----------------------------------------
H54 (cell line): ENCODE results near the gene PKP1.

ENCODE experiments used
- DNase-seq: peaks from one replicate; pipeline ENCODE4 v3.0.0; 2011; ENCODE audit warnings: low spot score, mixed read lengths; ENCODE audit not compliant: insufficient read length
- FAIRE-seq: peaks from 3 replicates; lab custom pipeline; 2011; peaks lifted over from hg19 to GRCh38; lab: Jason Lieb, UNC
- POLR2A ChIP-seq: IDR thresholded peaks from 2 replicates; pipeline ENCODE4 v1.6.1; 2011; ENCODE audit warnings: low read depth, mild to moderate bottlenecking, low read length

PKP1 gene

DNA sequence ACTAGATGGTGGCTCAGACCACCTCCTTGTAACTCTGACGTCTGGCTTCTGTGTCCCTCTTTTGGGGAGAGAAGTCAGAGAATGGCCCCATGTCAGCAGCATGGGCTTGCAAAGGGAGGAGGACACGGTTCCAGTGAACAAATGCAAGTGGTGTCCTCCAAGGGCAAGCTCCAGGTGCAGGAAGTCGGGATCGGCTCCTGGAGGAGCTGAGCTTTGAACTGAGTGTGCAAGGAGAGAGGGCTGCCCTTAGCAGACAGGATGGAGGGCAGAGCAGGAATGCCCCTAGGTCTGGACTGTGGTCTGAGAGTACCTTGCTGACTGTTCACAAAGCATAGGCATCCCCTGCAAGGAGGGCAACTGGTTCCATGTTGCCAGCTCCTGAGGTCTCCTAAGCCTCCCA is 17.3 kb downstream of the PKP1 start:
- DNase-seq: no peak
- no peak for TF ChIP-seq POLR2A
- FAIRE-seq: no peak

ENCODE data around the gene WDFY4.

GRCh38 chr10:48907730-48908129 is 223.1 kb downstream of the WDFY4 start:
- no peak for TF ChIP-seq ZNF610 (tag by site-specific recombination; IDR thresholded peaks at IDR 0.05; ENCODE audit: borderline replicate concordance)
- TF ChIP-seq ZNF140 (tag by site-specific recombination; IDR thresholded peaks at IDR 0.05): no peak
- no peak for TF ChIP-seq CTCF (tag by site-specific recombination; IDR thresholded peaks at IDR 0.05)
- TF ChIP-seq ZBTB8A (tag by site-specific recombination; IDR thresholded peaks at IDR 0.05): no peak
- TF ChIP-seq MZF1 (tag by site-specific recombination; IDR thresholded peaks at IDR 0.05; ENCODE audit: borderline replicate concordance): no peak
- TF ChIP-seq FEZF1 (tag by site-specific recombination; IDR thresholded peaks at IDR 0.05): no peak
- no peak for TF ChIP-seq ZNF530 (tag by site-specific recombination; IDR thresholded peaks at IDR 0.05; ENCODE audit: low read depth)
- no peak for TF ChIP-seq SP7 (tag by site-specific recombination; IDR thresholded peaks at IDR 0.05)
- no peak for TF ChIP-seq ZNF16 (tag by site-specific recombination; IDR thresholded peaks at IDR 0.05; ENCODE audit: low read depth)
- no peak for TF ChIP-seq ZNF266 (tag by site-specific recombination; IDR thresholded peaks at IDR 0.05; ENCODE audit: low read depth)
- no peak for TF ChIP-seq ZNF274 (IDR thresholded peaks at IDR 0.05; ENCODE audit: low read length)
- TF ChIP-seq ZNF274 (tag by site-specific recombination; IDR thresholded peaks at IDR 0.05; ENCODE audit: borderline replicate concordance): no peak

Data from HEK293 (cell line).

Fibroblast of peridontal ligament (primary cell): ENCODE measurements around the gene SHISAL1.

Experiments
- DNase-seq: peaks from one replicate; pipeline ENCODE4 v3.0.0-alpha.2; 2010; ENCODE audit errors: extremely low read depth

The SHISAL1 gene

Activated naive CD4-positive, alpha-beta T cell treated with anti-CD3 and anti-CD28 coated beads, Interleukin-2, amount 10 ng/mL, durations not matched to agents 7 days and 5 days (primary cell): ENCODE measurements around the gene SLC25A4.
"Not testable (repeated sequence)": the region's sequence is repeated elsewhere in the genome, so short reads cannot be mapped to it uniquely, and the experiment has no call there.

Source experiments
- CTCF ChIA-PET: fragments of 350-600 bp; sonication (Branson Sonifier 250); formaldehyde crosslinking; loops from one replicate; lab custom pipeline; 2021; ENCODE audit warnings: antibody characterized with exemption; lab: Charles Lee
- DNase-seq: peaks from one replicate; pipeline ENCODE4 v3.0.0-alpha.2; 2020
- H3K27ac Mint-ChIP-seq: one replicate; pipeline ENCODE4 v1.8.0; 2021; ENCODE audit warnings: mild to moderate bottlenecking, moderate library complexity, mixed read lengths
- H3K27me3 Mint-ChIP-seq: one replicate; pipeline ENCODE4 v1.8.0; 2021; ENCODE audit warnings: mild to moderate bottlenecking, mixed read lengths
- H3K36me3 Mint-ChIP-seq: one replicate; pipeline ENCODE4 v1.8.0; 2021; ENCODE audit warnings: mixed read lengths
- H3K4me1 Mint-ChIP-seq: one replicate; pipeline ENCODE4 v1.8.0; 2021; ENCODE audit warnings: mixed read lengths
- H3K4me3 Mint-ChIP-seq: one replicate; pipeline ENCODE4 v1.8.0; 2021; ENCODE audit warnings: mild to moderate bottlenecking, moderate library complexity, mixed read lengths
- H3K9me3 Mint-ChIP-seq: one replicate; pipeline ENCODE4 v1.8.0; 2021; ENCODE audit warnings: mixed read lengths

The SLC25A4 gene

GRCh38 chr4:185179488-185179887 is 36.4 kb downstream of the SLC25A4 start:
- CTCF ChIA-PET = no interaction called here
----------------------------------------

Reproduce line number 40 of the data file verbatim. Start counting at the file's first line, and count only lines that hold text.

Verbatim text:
- H3K9me3 Mint-ChIP-seq: one replicate; pipeline ENCODE4 v1.8.0; 2021; ENCODE audit warnings: mixed read lengths